Nowadays steel seems to be omnipresent, a vital component in the construction industry as well as being found in a variety of products such as food ware, machinery, weaponry and vehicles. Whilst being integral to our modern world it has a rich history and has been produced and used by mankind for millenia.
In its simplest definition steel is an alloy of iron and carbon with the carbon atoms helping to bind the Iron atoms together. Steel is generally therefore more rust resistant and easier to weld; two properties which lend it to widespread use as a building material and in machinery parts. It can, and usually does, contain combinations of other elements which cause it to display slightly different properties. For example chrome is added to create the stainless steel sheen that you see in much cutlery. Although the introduction of carbon makes steel more brittle, additional elements can increase steel’s ductility and can give it a higher tensile strength than other forms of iron (that is, it is stronger under tension and is more likely to deform and stretch rather than fail). It is this variety and versatility in its production and uses that makes steel such an important material in the modern world but it has been in use for thousands of years.
The history of steel production is tied to the technological developments over the ages in furnaces and the smelting process. The earliest smelting techniques involved a furnace known as a bloomery and the first alloys we know as steel most likely resulted from natural carbon ‘impurities’ finding their way into the resulting blooms (porous lumps of iron) which the smelting process produced.
The earliest found examples of steel come from prehistory and even stretch back beyond what we consider as the bronze and iron ages with discoveries of the material dating back to 4,000BC in Turkey, whilst further evidence of steel production has been found in East Africa going back to the start of the Iron Age in 1,400BC. The tradition of steel making continued in Eat Africa through the Iron Age with steel still being produced there around 2,000 years ago.
High carbon steel has also been produced since the Iron Age in Asia with the earliest examples found in Sri Lanka. The Chinese in particular have a strong history of steelmaking in the centuries before Ad, using a variety of processes including the production of Wootz steel (a tough steel ideal for sharp edged weapons) which had originated in India in 300BC. Wootz steel was a complicated alloy which incorporated a large number of trace elements giving it its unique properties.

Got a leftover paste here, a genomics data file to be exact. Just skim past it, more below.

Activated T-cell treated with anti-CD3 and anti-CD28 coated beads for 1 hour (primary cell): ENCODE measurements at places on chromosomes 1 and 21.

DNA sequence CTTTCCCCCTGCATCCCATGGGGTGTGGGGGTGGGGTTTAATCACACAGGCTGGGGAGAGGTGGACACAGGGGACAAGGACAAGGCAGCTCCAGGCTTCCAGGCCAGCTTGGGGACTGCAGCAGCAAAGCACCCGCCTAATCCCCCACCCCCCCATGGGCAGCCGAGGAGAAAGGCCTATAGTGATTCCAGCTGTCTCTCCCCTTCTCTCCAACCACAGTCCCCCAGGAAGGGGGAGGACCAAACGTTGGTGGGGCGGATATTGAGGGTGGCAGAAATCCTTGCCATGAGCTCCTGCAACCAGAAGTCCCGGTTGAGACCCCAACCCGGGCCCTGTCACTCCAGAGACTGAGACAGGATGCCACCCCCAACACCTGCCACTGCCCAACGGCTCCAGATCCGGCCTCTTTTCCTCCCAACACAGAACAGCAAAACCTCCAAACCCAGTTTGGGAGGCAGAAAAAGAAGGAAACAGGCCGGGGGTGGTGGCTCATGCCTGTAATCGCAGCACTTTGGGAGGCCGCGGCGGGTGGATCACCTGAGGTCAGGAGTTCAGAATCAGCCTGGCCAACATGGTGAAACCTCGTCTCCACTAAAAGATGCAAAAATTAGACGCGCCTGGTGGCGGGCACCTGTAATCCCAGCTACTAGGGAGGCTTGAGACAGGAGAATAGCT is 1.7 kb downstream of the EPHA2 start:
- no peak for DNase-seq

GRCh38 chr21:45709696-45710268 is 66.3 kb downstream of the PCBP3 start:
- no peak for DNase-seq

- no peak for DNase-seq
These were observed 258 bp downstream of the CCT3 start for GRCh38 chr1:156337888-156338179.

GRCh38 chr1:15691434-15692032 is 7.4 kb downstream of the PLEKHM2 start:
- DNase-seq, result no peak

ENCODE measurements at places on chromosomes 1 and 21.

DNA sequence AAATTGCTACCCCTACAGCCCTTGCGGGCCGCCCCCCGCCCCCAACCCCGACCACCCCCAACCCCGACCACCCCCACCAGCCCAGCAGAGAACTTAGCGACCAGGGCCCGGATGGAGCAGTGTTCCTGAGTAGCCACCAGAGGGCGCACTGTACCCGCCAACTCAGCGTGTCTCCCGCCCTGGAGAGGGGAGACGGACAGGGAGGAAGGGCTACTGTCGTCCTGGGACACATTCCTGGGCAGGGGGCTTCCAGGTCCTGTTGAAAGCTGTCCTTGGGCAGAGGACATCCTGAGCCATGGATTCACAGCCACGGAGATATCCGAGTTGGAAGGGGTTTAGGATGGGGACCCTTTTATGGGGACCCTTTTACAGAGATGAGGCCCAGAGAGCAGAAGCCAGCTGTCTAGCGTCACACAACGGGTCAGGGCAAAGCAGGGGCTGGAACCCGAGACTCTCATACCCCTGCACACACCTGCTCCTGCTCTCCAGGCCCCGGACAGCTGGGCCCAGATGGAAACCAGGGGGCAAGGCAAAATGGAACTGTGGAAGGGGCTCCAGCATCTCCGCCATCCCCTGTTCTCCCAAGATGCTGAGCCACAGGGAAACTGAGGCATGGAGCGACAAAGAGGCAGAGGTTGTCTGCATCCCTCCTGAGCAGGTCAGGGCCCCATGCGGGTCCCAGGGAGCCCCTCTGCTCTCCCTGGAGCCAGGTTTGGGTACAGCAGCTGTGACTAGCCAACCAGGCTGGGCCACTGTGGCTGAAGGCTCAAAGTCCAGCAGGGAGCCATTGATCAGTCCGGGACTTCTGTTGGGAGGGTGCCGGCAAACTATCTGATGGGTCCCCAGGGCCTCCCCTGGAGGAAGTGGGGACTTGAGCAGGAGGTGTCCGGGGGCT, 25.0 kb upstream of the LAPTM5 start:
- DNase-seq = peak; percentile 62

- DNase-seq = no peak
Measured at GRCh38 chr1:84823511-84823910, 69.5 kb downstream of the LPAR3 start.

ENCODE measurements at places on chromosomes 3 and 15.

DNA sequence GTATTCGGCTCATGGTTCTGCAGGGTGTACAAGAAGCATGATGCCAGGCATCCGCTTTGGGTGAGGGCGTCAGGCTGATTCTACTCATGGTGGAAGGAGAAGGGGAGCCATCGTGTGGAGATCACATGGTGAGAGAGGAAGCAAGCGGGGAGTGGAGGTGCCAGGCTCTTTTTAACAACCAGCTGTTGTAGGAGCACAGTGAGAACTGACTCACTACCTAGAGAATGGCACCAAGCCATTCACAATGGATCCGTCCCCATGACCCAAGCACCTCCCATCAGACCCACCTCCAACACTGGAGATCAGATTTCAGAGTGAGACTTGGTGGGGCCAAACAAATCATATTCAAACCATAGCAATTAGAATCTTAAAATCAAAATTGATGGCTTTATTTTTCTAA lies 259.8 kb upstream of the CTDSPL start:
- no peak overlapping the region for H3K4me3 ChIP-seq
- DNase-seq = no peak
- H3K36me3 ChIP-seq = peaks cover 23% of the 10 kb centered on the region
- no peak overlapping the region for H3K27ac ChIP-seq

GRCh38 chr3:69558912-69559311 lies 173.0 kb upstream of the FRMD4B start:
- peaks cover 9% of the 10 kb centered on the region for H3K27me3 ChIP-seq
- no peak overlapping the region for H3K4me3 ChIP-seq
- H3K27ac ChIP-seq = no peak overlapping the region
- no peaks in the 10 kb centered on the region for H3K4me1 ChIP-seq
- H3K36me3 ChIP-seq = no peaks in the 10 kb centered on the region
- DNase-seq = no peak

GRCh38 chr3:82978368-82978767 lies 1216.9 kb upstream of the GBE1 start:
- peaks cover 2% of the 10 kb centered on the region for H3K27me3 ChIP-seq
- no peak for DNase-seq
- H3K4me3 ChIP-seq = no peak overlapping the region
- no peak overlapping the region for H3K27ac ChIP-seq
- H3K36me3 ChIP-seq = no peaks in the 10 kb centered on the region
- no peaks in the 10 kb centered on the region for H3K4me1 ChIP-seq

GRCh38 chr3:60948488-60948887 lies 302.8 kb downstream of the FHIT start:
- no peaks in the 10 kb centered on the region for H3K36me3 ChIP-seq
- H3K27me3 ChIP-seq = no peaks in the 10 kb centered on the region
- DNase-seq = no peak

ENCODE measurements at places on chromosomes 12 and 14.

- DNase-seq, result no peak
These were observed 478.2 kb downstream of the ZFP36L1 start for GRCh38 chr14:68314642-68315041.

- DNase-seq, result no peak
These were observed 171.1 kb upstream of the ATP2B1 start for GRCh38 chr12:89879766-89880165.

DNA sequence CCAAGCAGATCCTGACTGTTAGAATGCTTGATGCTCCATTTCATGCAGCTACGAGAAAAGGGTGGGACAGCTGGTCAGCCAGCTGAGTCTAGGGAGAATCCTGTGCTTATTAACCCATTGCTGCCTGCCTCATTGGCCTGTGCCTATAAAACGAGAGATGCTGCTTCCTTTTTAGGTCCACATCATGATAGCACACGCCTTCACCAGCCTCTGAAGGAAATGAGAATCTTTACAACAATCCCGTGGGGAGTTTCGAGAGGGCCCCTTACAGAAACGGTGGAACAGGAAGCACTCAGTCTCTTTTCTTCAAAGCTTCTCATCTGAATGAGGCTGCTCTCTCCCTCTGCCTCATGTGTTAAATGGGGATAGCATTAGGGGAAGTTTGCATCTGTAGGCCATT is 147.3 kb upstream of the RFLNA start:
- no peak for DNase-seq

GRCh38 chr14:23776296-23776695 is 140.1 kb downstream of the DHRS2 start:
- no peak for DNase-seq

Up until the 17th century, Steel was relatively tricky and expensive to produce and so was only used in objects that demanded its distinctive properties, where no other metal would suffice. It was therefore most common in smaller or important artifacts such as swords, knives and other weaponry in earlier periods (even in advanced civilisations like the Romans and Chinese) while becoming more common for intricate metal work such as timepieces in later centuries.
Widespread us of steel in place of other Iron alloys only really started in the 17th century when advances in the methods used for its production in turn made it far more affordable as well as improving the actual quality of the steel itself.
The key development was the larger scale adoption of blast furnaces, in which the smelting of iron was fuelled by the pumping of air into the furnace, during the 17th century, especially across France and Britain. The technology had gradually evolved from the original bloomeries throughout Europe and Mediterranean since the iron age, with influences from China and the East, and in particular progressed significantly during the medieval period.
The 17th century also saw the adoption of the cementation process which created steel by taking wrought iron (bar iron, where the carbon impurities had been removed) and heating it in the presence of a carbon rich substance such as charcoal to increase the level of carbon in the alloy. Much of the wrought iron used in the process at the time was produced in Sweden with furnaces in Britain finding it more affordable to import the higher quality iron.
The next significant step in steel making was integral to the industrial revolution with the introduction of the Bessemer process in 1858. The process focused on reducing the carbon content of pig iron, rather than increasing the carbon content of wrought iron. It smelted the iron in a new Bessemer converter which removed the impurities (including carbon) using a special clay lining and the pumping of air through the molten metal (which also helped to raise the heat of the furnace).
By reverting to (the less refined) pig iron as the source material and using pumped air to fuel the smelt, the Bessemer process made the production of steel far more efficient and economical, therefore allowing production on a truly industrial scale throughout the industrial revolution.
The Bessemer process was still commonly used in various guises up until the 1950s when its successor, Basic Oxygen Steelmaking (BOS) was introduced. The process has one major refinement on the Bessemer process in that it allows pure Oxygen to be pumped into the furnace instead of air, making it far more efficient. As a result around 60% of the world’s ouput now comes from the BOS method.
Despite the invention of more modern materials such as plastic, steel, in all its varieties, is still integral in the fabric of the world we see around us. As a result, Steel Suppliers continue to produce a staggering 1.3 billion tonnes of the metal every year across the world.